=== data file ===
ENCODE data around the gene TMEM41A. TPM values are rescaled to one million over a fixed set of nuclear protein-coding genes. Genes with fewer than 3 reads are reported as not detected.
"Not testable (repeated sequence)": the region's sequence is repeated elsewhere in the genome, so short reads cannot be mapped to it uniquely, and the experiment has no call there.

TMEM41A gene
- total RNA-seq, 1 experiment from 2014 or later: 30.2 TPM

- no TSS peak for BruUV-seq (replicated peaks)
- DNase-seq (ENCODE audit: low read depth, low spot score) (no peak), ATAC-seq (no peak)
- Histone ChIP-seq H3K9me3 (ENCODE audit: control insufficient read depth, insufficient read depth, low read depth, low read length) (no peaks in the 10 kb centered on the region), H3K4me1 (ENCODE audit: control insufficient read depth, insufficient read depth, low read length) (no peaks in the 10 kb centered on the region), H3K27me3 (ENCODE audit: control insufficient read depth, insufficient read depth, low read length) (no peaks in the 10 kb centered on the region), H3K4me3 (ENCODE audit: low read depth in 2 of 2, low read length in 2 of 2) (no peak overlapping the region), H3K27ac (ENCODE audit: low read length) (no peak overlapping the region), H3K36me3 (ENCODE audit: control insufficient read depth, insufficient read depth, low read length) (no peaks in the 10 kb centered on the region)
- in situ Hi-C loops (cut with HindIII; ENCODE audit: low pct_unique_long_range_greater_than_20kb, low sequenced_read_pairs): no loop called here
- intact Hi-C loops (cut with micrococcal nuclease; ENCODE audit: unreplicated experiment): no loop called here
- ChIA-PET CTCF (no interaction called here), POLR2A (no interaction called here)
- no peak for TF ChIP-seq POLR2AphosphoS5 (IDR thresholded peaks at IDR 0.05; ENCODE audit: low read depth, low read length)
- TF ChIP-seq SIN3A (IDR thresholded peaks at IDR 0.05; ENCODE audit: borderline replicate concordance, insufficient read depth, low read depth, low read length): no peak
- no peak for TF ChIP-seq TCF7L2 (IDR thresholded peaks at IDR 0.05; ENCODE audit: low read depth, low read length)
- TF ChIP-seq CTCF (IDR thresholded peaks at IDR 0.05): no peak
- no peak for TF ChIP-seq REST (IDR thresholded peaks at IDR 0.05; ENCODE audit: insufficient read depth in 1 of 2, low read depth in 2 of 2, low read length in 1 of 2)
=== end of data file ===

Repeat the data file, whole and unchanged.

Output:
ENCODE data around the gene TMEM41A. TPM values are rescaled to one million over a fixed set of nuclear protein-coding genes. Genes with fewer than 3 reads are reported as not detected.
"Not testable (repeated sequence)": the region's sequence is repeated elsewhere in the genome, so short reads cannot be mapped to it uniquely, and the experiment has no call there.

TMEM41A gene
- total RNA-seq, 1 experiment from 2014 or later: 30.2 TPM

- no TSS peak for BruUV-seq (replicated peaks)
- DNase-seq (ENCODE audit: low read depth, low spot score) (no peak), ATAC-seq (no peak)
- Histone ChIP-seq H3K9me3 (ENCODE audit: control insufficient read depth, insufficient read depth, low read depth, low read length) (no peaks in the 10 kb centered on the region), H3K4me1 (ENCODE audit: control insufficient read depth, insufficient read depth, low read length) (no peaks in the 10 kb centered on the region), H3K27me3 (ENCODE audit: control insufficient read depth, insufficient read depth, low read length) (no peaks in the 10 kb centered on the region), H3K4me3 (ENCODE audit: low read depth in 2 of 2, low read length in 2 of 2) (no peak overlapping the region), H3K27ac (ENCODE audit: low read length) (no peak overlapping the region), H3K36me3 (ENCODE audit: control insufficient read depth, insufficient read depth, low read length) (no peaks in the 10 kb centered on the region)
- in situ Hi-C loops (cut with HindIII; ENCODE audit: low pct_unique_long_range_greater_than_20kb, low sequenced_read_pairs): no loop called here
- intact Hi-C loops (cut with micrococcal nuclease; ENCODE audit: unreplicated experiment): no loop called here
- ChIA-PET CTCF (no interaction called here), POLR2A (no interaction called here)
- no peak for TF ChIP-seq POLR2AphosphoS5 (IDR thresholded peaks at IDR 0.05; ENCODE audit: low read depth, low read length)
- TF ChIP-seq SIN3A (IDR thresholded peaks at IDR 0.05; ENCODE audit: borderline replicate concordance, insufficient read depth, low read depth, low read length): no peak
- no peak for TF ChIP-seq TCF7L2 (IDR thresholded peaks at IDR 0.05; ENCODE audit: low read depth, low read length)
- TF ChIP-seq CTCF (IDR thresholded peaks at IDR 0.05): no peak
- no peak for TF ChIP-seq REST (IDR thresholded peaks at IDR 0.05; ENCODE audit: insufficient read depth in 1 of 2, low read depth in 2 of 2, low read length in 1 of 2)